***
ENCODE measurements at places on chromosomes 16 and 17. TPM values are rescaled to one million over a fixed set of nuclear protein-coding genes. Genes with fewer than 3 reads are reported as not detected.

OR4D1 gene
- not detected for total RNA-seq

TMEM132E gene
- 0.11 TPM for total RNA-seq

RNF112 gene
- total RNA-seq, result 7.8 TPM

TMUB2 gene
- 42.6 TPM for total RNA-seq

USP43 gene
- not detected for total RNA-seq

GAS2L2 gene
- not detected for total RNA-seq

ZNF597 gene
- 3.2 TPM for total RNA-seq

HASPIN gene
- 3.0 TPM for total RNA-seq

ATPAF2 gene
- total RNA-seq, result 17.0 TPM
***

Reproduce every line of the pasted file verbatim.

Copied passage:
ENCODE measurements at places on chromosomes 16 and 17. TPM values are rescaled to one million over a fixed set of nuclear protein-coding genes. Genes with fewer than 3 reads are reported as not detected.

OR4D1 gene
- not detected for total RNA-seq

TMEM132E gene
- 0.11 TPM for total RNA-seq

RNF112 gene
- total RNA-seq, result 7.8 TPM

TMUB2 gene
- 42.6 TPM for total RNA-seq

USP43 gene
- not detected for total RNA-seq

GAS2L2 gene
- not detected for total RNA-seq

ZNF597 gene
- 3.2 TPM for total RNA-seq

HASPIN gene
- 3.0 TPM for total RNA-seq

ATPAF2 gene
- total RNA-seq, result 17.0 TPM